Another reason why gallium nitride is so reliable inherently stems from its lateral device structure. “We can integrate protection functions monolithically on the chip, which is simply impossible with vertical power devices, i.e., neither silicon nor silicon carbide,” stresses Gene Sheridan, CEO and co-founder of Navitas Semiconductor. Protection against overvoltage, overcurrent, overtemperature, short circuit, as well as gate protection and ESD protection for all pins are fundamental features that enhance the reliability of gallium nitride, he said.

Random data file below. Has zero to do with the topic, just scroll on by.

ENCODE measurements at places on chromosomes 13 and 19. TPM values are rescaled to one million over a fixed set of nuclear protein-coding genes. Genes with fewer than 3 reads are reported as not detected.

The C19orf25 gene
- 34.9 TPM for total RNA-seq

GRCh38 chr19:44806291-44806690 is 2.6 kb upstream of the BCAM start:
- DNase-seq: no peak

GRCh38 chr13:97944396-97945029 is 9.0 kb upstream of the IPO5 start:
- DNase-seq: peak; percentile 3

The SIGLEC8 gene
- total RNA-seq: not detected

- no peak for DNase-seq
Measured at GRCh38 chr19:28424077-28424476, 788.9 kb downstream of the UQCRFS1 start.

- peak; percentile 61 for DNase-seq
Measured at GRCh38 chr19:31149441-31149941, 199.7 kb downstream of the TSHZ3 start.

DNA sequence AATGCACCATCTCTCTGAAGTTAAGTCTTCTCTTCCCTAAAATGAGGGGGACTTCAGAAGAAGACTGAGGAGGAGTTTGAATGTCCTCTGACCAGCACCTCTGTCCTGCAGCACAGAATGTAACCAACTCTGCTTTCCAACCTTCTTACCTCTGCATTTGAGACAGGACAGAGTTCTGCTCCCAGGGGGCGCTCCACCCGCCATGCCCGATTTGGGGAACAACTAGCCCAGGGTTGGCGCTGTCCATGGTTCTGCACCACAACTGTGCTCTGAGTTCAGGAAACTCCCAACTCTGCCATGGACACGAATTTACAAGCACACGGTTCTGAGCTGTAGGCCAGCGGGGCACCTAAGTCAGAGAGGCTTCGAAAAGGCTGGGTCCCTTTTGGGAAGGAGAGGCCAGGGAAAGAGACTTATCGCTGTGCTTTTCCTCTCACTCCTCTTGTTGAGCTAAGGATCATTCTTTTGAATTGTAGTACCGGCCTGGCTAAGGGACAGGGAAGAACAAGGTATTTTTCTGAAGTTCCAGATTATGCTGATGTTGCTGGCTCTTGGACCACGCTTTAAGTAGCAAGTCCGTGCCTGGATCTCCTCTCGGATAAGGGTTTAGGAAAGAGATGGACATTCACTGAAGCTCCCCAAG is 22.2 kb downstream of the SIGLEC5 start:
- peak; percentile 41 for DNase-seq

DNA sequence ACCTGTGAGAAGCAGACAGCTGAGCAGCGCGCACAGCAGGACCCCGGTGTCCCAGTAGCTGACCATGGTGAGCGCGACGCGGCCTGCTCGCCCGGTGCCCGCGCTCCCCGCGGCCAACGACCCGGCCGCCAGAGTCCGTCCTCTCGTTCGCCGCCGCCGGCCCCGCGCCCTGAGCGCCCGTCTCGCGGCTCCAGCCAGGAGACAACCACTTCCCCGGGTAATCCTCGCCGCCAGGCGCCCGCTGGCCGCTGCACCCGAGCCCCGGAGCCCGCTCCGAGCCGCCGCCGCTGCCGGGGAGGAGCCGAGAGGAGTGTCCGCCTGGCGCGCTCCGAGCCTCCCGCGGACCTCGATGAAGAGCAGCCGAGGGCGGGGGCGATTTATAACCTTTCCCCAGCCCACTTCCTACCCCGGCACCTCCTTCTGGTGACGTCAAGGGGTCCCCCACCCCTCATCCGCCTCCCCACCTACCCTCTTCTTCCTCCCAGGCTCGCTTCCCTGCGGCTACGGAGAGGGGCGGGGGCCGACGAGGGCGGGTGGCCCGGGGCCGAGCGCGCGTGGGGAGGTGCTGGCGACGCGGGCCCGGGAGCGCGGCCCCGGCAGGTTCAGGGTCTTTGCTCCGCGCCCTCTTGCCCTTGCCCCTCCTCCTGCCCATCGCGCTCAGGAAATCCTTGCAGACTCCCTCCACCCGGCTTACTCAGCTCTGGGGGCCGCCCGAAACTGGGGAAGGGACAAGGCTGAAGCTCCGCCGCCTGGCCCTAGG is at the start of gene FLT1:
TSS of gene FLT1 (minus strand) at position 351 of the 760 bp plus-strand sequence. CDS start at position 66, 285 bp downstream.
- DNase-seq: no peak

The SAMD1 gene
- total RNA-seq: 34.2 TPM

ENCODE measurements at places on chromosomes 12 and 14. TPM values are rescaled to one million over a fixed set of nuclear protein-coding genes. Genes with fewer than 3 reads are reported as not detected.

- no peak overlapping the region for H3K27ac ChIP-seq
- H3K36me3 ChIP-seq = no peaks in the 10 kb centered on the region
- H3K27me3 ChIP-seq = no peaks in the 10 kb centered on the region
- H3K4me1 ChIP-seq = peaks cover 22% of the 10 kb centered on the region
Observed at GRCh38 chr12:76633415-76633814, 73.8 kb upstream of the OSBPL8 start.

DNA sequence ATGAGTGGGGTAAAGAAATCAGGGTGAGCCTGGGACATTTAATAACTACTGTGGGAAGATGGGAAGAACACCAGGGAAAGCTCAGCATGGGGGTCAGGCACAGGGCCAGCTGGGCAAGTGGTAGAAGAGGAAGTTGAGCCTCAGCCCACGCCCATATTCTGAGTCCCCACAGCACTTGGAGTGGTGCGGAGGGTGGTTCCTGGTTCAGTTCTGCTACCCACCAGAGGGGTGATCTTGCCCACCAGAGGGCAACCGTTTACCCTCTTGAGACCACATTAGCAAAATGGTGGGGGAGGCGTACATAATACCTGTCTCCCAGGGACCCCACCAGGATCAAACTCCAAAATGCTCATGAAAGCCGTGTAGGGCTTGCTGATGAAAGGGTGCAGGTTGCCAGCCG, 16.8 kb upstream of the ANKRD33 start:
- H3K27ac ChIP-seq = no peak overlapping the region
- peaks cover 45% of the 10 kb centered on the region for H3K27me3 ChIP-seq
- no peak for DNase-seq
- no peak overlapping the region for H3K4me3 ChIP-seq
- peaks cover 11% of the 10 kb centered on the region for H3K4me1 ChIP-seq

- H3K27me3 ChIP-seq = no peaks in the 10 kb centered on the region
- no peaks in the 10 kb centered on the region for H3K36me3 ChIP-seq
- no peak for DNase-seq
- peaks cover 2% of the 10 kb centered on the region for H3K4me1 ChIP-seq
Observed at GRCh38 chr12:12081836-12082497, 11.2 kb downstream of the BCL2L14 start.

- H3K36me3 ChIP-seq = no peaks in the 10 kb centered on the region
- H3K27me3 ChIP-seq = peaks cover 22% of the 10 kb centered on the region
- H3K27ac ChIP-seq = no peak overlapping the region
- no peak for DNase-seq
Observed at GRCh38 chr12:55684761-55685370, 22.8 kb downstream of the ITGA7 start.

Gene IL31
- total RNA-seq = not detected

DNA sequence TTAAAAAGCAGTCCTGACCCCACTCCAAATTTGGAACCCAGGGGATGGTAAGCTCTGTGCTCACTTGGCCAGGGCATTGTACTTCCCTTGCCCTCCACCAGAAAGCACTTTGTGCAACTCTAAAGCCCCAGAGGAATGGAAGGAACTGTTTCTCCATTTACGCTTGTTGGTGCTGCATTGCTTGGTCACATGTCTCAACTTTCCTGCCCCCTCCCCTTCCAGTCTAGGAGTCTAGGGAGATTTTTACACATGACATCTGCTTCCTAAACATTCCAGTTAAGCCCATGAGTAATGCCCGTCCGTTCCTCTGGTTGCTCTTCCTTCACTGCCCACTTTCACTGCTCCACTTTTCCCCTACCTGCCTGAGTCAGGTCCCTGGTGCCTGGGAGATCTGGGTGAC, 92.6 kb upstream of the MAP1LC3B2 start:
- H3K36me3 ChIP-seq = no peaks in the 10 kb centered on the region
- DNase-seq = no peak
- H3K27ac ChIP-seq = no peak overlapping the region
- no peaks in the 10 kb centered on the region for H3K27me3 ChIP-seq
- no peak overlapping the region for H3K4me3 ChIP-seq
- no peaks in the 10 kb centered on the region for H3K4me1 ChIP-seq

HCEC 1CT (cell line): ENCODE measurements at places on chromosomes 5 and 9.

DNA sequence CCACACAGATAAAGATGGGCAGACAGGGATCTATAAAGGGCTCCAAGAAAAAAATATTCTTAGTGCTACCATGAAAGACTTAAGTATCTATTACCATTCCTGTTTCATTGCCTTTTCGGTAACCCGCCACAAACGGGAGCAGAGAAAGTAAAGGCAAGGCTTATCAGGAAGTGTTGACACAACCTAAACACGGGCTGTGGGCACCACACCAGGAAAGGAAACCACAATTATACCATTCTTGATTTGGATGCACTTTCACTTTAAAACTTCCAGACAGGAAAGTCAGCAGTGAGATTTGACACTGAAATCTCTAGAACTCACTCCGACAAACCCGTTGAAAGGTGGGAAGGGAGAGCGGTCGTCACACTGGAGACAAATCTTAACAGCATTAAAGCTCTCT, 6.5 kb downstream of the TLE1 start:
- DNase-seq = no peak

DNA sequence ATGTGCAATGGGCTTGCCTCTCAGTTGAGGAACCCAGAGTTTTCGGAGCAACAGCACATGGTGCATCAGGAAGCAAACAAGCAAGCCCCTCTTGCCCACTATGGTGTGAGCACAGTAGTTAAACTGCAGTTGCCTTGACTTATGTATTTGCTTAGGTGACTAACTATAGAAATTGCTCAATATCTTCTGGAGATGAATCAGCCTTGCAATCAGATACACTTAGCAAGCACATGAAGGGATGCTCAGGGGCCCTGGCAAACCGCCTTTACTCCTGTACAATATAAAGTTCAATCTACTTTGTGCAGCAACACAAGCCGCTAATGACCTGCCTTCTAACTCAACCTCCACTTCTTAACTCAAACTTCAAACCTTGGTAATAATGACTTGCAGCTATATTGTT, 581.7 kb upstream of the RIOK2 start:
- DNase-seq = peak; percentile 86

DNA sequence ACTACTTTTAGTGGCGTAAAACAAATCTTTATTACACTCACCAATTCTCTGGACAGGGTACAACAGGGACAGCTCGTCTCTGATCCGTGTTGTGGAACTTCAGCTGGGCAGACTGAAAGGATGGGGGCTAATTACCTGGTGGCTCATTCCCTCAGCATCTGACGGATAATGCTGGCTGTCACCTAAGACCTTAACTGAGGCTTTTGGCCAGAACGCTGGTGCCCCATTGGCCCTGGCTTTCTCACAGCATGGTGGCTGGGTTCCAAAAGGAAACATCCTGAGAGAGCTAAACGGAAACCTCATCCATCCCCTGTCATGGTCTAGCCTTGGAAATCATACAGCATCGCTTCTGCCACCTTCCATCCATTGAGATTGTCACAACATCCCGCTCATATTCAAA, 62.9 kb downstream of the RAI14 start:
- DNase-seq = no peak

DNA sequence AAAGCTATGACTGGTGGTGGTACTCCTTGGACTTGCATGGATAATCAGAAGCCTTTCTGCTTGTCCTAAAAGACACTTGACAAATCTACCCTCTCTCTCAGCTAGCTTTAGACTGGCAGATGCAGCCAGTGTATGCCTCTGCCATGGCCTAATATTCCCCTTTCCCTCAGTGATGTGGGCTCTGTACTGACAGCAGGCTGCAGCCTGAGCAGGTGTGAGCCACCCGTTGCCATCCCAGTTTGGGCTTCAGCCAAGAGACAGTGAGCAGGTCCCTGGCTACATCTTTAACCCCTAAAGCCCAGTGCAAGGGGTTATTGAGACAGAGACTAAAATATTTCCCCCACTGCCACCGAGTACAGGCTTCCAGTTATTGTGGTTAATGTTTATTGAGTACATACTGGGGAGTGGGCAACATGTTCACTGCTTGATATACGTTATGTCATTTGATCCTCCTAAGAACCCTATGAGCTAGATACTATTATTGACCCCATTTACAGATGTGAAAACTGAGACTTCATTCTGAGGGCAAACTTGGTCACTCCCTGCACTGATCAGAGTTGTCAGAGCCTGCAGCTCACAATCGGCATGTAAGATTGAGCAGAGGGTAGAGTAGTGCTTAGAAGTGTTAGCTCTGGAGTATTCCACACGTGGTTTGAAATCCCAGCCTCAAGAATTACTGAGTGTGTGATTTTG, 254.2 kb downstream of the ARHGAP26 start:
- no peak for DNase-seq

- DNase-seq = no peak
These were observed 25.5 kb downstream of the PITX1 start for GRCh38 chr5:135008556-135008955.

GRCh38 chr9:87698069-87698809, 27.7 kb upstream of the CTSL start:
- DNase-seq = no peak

Sheridan also highlights another aspect: “Reliability is always inversely proportional to the number of interconnects. By reducing manual tasks, reducing the number of components, and reducing the number of interconnects at system level, reliability is substantially improved beyond just the transistor.”
That includes heat sinks, which often become obsolete with GaN, he said, as well as passive components that become smaller and can thus be automatically picked and placed surface-mounted or even integrated into the GaN IC. However, not all components must be integrated monolithically, the experts unanimously agree – especially in the case of half-bridges. This approach is highly desirable because 70 to 80 percent of all power electronic systems are based on half-bridge concepts.